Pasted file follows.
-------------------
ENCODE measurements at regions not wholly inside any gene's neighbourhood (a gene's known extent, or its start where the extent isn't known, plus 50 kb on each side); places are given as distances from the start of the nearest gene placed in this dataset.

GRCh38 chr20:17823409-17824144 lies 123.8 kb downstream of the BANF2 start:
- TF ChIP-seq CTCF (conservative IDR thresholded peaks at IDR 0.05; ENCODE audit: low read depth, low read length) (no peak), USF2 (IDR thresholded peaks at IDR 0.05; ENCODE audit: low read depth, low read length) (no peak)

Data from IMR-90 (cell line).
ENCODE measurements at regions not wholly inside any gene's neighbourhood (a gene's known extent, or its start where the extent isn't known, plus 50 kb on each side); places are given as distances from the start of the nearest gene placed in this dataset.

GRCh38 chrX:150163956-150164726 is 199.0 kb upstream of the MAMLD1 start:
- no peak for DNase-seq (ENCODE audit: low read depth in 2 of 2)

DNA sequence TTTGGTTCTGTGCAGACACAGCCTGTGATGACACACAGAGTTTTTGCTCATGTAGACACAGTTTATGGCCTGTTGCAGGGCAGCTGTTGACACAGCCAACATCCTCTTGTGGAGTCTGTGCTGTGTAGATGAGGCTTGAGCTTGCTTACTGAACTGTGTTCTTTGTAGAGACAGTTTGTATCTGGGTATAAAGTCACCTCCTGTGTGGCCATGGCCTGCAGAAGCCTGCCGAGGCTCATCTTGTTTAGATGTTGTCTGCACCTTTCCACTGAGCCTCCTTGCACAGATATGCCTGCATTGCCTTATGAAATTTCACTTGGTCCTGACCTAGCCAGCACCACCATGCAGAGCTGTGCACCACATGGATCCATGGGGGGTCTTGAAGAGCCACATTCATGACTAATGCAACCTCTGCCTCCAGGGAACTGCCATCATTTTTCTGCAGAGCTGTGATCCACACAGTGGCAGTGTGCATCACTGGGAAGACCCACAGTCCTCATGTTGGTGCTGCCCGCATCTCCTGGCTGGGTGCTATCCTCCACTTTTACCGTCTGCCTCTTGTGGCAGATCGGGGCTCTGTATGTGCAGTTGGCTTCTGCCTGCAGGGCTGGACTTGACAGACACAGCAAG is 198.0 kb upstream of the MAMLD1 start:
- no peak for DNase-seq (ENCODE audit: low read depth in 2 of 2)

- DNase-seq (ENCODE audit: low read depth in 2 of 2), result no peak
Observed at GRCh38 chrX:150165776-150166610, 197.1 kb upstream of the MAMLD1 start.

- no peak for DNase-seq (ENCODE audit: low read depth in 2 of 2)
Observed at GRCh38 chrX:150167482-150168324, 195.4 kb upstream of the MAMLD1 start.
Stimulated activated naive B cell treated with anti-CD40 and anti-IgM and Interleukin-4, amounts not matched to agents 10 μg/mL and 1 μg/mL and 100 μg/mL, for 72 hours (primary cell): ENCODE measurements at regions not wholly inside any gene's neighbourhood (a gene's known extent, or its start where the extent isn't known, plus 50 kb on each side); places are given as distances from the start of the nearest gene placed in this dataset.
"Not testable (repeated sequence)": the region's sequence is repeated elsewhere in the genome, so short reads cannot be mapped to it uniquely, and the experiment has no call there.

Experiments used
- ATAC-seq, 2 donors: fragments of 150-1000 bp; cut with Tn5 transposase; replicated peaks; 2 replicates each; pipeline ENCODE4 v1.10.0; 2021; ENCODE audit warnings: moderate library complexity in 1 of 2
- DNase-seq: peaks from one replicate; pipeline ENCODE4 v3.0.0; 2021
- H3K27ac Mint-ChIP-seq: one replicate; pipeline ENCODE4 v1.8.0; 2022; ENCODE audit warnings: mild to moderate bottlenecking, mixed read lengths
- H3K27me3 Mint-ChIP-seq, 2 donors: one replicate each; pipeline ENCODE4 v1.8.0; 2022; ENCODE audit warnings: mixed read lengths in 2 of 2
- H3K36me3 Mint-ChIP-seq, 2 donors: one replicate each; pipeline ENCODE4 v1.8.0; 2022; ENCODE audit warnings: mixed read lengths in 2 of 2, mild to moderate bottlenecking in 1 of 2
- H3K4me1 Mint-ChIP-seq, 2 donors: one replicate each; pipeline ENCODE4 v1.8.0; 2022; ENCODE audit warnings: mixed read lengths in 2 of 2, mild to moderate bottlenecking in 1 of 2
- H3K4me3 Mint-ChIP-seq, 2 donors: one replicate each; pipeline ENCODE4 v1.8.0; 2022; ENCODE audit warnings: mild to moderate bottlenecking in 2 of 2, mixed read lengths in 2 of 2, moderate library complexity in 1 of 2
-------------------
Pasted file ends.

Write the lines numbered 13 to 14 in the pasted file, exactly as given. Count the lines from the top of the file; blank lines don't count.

Observed at GRCh38 chrX:150167482-150168324, 195.4 kb upstream of the MAMLD1 start.
Stimulated activated naive B cell treated with anti-CD40 and anti-IgM and Interleukin-4, amounts not matched to agents 10 μg/mL and 1 μg/mL and 100 μg/mL, for 72 hours (primary cell): ENCODE measurements at regions not wholly inside any gene's neighbourhood (a gene's known extent, or its start where the extent isn't known, plus 50 kb on each side); places are given as distances from the start of the nearest gene placed in this dataset.